The UPSC mains GS-3 paper syllabus has various subjects like Economics, Science and Technology. Science and technology in UPSC is mostly concerned with current Affairs. but it is necessary to understand the basics of science. Human Body consists of some of the most complex systems. Human Excretary system is one of the essential parts of the body, which helps in throwing waste out of the body.
- What is Excretary System
- Parts of Human excretary system
- Main points on human excretary system.
WHAT IS EXCRETARY SYSTEM
The human excretory system functions to remove waste from the human body. This system consists of specialized structures and capillary networks that assist in the excretory process. The human excretory system includes the kidneys and their functional unit, the nephron. The excretory activity of the kidneys is modulated by specialized hormones that regulate the amount of absorption within the nephron.
PARTS OF EXCRETARY SYSTEM
- It consists of a pair of Kidneys, a pair of ureters, Urinary bladder and Urethra.
- The Kidneys are located in the abdominal cavity, situated below the level of last thoracic and third lumbar vertebra close to the dorsal inner wall of abdominal cavity.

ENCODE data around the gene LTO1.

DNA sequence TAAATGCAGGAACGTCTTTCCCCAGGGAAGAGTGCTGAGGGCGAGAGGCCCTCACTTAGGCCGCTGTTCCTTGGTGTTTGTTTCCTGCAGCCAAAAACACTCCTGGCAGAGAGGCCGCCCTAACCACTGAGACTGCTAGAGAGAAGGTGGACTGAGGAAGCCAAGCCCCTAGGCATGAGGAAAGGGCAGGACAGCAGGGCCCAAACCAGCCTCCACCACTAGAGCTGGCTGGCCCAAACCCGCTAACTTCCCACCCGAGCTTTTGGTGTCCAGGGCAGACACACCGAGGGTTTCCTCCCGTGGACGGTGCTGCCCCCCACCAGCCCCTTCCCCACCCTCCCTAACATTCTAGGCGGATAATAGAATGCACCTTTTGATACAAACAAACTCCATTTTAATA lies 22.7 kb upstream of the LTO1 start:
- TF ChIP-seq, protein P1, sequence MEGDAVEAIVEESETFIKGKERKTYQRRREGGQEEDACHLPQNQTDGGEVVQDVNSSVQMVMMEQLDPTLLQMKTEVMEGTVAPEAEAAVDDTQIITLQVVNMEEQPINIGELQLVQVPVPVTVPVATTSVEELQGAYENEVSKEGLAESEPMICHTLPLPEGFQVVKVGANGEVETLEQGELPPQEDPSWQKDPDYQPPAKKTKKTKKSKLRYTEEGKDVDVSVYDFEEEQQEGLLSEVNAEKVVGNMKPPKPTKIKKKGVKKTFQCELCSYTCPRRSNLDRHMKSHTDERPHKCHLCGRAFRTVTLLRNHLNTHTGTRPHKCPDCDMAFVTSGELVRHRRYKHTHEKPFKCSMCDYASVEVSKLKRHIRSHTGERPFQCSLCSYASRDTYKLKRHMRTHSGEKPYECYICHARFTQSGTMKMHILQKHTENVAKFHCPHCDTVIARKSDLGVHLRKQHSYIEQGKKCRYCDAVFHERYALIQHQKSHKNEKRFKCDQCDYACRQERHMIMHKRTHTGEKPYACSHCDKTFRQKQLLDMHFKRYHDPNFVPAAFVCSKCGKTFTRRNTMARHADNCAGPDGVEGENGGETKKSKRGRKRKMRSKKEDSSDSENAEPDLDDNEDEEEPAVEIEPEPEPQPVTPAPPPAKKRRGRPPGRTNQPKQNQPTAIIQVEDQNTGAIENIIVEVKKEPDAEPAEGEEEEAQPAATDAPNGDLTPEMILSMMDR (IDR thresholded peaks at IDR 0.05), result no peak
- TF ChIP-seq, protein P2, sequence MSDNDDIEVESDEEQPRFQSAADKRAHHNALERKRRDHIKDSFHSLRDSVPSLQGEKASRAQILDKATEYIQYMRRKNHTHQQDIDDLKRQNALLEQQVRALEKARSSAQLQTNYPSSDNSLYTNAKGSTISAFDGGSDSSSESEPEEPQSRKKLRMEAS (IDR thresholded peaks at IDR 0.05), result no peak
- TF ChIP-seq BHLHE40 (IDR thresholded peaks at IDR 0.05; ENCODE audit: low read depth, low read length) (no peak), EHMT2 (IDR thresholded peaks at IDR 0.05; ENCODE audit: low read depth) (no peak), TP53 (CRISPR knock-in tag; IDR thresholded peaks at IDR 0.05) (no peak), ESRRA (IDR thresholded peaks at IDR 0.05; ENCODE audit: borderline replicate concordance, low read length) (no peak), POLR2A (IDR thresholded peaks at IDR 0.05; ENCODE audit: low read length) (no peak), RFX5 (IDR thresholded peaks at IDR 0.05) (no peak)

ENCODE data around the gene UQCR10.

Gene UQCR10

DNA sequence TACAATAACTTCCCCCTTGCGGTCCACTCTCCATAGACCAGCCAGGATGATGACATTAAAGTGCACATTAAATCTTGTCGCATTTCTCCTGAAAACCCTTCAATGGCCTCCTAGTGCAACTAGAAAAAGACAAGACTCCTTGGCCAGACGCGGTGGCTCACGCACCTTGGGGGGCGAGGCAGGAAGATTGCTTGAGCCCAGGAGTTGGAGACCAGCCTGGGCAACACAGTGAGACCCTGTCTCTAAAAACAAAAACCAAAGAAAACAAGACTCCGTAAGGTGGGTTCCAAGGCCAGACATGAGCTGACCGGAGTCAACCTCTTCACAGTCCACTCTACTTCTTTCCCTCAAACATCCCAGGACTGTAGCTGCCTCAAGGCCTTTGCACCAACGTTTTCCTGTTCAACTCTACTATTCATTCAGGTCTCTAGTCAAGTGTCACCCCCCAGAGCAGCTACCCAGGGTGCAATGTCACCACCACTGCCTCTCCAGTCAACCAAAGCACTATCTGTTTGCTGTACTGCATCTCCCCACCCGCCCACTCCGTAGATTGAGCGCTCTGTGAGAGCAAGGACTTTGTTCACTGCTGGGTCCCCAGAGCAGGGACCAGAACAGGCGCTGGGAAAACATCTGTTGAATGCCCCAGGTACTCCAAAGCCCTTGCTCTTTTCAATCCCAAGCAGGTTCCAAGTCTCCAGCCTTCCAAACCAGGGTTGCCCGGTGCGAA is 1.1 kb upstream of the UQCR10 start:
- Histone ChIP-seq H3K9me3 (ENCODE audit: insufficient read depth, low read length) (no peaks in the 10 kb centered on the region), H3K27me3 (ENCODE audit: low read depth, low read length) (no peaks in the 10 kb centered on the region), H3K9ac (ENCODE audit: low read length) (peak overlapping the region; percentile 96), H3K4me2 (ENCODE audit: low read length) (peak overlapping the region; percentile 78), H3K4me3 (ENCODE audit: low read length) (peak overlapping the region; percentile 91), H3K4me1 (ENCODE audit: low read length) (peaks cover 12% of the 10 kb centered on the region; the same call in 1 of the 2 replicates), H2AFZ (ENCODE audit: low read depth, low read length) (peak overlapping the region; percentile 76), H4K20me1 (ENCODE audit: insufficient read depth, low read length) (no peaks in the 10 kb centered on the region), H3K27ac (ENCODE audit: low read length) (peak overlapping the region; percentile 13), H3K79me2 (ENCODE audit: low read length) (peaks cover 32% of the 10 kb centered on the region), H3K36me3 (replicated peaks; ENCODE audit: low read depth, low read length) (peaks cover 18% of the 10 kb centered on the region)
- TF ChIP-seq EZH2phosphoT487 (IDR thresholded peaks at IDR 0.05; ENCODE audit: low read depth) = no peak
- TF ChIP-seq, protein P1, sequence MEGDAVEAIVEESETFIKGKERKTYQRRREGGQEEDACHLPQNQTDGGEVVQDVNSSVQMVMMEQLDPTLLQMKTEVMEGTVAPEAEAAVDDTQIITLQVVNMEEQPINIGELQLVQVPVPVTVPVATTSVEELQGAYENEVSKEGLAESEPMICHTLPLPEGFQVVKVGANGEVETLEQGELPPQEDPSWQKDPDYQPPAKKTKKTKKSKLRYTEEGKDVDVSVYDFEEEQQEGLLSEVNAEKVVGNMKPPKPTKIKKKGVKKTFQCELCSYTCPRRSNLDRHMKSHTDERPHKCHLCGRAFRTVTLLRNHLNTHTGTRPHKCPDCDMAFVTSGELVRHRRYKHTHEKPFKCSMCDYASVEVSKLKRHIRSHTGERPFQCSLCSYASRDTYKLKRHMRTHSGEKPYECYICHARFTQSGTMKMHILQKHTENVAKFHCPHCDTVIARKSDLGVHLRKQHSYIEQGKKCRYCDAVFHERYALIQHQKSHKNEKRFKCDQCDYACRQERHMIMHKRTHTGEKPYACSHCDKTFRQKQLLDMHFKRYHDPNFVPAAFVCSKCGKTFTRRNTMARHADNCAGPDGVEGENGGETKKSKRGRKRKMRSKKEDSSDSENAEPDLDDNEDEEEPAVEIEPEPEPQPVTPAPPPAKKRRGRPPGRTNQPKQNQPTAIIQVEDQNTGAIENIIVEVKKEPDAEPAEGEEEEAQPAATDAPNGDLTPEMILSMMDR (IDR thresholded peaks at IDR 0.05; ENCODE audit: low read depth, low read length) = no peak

- Each kidney is been shaped reddish brown. The right kidney is lower and smaller than left kidney because the liver takes up much space on the right side. From each kidney, one ureter arises, and the two Ureters open obliquely into the Urinary bladder, which is a hollow, muscular sac-like structure that stores urine.
- Urethra is the membranous tube that arises from the neck of the bladder and conduct the urine to the exterior.
The human kidneys are the major organs of bodily excretion. They are bean-shaped organs located on either side of the backbone at about the level of the stomach and liver. Blood enters the kidneys through renal arteries and leaves through renal veins. Tubes called ureters carry waste products from the kidneys to the urinary bladder for storage or for release.
The product of the kidneys is urine, a watery solution of waste products, salts, organic compounds, and two important nitrogen compounds: uric acid and urea. Uric acid results from nucleic acid decomposition, and urea results from amino acid breakdown in the liver. Both of these nitrogen products can be poisonous to the body and must be removed in the urine.
Urine formation involves three major steps:
- Glomerular filtration
- Tubular reabsorption/ selective reabsorption
- Tubular secretion
- The first step in urine formation is the filtration of blood which is carried out by the glomerulus and is called glomerular filtration. On an average 1100 to 1200 ml of blood is filtered by the kidney per unit that is one fifth of the blood pumped by the ventricles of heart per minute.